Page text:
A sample persona
A persona can include a photo, some background information and brief descriptions of how the specified user type would use the product's features. This helps the made-up user seem more real and worth referring to during development. In fact, to make them more real, some teams post the written personas on the wall in a team area so they get to know the personas really well.
For a client project, we would develop a nicely-formatted PDF version of the persona. Here's an excerpt:
User: Fred Fish, Director of Food Services
Background Fred is Director of Food Services for Boise Controls, a mid-sized manufacturer of electronic devices used in home security systems. He uses a computer, but he's a chef by trade and not so computer-savvy. A computer is just another tool for getting his administrative tasks done.
Key goals As a manager, Fred doesn't get his hands (literally) dirty the way he used to. He stops in at all the Boise Controls sites and sticks his fingers into things once in awhile to stay in touch with cooks and cooking. ...
A usage scenario At the start of every quarter, he meets with the head chefs and plans out the next quarter’s menus. That’s one of his favorite things because each chef gets to demonstrate a new meal. They spend time in the kitchen exploring each new dish. ... [read the full PDF version of the persona]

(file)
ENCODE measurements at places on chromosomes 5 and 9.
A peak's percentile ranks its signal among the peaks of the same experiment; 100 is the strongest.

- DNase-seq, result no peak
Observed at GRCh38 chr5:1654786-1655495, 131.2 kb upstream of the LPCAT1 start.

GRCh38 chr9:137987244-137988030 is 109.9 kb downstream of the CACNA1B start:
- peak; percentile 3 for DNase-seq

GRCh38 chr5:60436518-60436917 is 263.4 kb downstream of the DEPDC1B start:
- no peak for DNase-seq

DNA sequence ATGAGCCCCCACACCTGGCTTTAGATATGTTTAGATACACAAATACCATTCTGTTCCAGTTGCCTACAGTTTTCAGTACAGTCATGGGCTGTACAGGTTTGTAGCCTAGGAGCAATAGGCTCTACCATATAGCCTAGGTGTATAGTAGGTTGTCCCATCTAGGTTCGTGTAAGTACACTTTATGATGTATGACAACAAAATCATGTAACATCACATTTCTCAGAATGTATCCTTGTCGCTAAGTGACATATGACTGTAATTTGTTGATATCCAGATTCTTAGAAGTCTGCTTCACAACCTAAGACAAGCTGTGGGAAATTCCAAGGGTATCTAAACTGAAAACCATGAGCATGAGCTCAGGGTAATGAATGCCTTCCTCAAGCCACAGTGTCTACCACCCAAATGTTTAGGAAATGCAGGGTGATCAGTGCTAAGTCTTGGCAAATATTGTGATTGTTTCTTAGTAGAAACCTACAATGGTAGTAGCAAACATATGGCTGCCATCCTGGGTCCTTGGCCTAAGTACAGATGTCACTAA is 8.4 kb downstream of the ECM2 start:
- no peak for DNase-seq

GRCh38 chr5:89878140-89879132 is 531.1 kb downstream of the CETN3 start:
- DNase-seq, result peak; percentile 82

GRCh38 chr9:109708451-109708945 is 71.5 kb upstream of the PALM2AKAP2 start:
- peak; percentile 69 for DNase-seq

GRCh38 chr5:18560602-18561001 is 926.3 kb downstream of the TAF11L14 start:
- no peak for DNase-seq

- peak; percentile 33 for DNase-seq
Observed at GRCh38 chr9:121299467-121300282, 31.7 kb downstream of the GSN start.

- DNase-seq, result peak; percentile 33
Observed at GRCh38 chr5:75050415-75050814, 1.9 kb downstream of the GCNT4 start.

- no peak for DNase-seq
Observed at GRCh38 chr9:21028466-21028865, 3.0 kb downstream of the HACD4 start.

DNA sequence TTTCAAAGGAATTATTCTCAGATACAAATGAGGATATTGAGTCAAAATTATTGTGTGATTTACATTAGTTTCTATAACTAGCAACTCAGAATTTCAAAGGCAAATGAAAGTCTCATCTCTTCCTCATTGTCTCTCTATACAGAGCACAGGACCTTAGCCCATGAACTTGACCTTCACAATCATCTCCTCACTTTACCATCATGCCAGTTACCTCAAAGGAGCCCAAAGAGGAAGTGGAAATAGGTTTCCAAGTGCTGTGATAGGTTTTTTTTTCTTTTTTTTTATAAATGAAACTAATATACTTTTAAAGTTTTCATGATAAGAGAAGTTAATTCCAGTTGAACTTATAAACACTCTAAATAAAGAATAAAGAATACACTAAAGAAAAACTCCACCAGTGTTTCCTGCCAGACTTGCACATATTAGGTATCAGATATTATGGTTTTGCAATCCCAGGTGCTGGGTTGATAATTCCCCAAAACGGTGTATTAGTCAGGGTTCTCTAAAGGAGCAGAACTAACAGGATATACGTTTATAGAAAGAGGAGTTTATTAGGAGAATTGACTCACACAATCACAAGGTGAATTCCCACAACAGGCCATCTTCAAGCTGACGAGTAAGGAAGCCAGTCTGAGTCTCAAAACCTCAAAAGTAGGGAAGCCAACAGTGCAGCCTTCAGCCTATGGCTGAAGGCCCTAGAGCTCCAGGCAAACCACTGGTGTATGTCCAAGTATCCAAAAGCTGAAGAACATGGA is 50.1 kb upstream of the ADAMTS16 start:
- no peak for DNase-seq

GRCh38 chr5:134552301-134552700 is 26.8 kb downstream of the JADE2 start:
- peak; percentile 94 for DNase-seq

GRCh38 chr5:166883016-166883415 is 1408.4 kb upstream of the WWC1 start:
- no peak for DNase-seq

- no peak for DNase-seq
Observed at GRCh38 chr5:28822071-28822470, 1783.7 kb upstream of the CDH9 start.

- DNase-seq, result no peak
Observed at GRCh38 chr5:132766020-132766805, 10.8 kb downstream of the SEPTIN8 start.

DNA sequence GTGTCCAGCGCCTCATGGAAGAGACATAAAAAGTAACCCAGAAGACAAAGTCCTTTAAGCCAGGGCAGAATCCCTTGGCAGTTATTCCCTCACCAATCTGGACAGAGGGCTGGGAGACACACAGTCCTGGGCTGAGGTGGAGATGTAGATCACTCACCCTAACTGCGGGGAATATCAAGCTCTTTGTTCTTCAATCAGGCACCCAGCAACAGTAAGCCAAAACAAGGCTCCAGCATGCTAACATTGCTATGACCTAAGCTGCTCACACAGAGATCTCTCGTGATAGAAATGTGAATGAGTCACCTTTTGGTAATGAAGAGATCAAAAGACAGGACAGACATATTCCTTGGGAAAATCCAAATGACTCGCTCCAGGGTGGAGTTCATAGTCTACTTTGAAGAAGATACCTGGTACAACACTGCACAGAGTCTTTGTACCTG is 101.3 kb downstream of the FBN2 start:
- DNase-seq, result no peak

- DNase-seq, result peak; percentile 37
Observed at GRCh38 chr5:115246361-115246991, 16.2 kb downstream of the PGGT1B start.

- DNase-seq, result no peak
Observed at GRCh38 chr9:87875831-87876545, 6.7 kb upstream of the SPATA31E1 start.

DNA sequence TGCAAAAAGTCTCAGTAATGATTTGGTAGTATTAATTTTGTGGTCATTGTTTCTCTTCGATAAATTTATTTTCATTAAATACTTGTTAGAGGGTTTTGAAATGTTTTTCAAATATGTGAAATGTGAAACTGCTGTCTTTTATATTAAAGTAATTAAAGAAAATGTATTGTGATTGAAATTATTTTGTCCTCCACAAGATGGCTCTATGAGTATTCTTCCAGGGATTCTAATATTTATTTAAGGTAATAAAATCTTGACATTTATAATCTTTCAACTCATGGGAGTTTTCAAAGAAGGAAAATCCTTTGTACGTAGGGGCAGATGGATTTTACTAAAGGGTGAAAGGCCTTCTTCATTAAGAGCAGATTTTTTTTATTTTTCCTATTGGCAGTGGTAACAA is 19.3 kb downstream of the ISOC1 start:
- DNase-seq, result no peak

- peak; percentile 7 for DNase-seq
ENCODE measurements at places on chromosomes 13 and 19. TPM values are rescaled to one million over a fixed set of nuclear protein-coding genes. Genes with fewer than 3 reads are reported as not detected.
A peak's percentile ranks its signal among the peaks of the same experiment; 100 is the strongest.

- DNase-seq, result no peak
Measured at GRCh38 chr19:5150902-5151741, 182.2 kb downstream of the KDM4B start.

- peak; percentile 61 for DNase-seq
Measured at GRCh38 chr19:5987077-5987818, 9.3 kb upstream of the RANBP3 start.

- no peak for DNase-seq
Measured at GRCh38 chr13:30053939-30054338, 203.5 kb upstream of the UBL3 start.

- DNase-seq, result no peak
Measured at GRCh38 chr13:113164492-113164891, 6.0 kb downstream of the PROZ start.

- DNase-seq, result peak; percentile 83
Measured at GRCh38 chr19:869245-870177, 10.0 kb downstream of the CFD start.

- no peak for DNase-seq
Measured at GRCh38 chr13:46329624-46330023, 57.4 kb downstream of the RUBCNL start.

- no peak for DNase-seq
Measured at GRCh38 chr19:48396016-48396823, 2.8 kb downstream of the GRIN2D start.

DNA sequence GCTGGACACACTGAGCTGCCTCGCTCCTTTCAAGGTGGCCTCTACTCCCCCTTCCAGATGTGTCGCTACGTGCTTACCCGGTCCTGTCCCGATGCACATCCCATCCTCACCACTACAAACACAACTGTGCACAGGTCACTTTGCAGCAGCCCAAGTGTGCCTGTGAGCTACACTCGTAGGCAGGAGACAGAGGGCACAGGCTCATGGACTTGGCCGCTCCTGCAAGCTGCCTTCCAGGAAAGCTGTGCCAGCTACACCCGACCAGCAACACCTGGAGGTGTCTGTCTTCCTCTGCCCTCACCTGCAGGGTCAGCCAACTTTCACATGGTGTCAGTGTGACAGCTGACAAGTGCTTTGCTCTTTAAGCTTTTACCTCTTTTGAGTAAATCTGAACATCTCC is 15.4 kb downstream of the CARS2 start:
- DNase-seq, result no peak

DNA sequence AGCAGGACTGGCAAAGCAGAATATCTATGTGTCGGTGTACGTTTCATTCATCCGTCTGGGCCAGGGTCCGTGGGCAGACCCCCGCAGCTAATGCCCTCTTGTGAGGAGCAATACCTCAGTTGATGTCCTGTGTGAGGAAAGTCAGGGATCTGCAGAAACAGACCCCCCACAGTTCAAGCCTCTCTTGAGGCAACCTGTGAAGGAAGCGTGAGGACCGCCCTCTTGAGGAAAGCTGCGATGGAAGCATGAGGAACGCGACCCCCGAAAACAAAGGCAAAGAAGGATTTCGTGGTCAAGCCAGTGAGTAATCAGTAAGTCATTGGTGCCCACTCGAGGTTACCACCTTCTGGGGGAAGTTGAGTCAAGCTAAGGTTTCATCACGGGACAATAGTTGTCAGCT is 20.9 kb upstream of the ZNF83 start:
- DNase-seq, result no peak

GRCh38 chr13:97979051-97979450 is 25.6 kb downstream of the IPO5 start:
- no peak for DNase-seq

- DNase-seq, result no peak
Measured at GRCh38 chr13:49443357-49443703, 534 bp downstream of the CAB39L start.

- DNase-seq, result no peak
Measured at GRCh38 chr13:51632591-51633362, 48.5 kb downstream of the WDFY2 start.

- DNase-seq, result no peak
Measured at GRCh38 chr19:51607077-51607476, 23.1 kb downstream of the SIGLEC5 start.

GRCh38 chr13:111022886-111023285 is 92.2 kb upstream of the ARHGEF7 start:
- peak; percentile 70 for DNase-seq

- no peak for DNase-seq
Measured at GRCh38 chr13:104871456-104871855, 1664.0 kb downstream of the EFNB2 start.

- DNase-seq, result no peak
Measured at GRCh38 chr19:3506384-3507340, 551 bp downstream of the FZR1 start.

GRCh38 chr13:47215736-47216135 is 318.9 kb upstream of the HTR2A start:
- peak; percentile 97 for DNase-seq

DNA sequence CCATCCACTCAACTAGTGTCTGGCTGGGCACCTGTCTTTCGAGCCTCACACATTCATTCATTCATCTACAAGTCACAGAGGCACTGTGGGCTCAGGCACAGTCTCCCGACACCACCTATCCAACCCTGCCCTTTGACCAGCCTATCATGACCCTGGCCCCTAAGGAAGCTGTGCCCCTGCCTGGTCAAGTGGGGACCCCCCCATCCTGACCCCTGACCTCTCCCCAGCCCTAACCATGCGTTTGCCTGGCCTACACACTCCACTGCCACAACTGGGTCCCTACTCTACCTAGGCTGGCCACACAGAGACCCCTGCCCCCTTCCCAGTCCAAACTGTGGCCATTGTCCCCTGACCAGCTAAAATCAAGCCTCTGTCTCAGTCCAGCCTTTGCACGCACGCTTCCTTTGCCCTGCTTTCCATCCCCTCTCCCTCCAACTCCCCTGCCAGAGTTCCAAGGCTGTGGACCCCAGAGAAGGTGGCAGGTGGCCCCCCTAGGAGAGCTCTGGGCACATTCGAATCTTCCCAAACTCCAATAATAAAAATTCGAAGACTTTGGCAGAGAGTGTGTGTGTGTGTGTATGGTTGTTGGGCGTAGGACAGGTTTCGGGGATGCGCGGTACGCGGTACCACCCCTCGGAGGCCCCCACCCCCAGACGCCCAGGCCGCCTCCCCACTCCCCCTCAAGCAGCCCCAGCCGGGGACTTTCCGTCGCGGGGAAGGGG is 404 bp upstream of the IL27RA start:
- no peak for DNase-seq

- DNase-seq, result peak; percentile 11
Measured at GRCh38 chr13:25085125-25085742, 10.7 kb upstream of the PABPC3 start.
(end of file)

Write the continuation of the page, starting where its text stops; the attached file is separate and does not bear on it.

About the persona
The persona describes the user's goals and some of the interaction. It's not too specific in describing the actual UI because that will be created later. The goal is to understand important tasks in the UI and the user's motivations.
There is enough information so everyone involved in development can understand what a specific, representative, user wants to do and what doing the task would be like. It's good to include photos and names to make "the user" more realistic and memorable.
It's great to have photos and post the write-ups wherever the group meets. The development team should get familiar with the users. Conversations should include, "If Fred were faced with this, he would..." rather than "The user would like this feature." Having someone specific to discuss makes it easier to make decisions.
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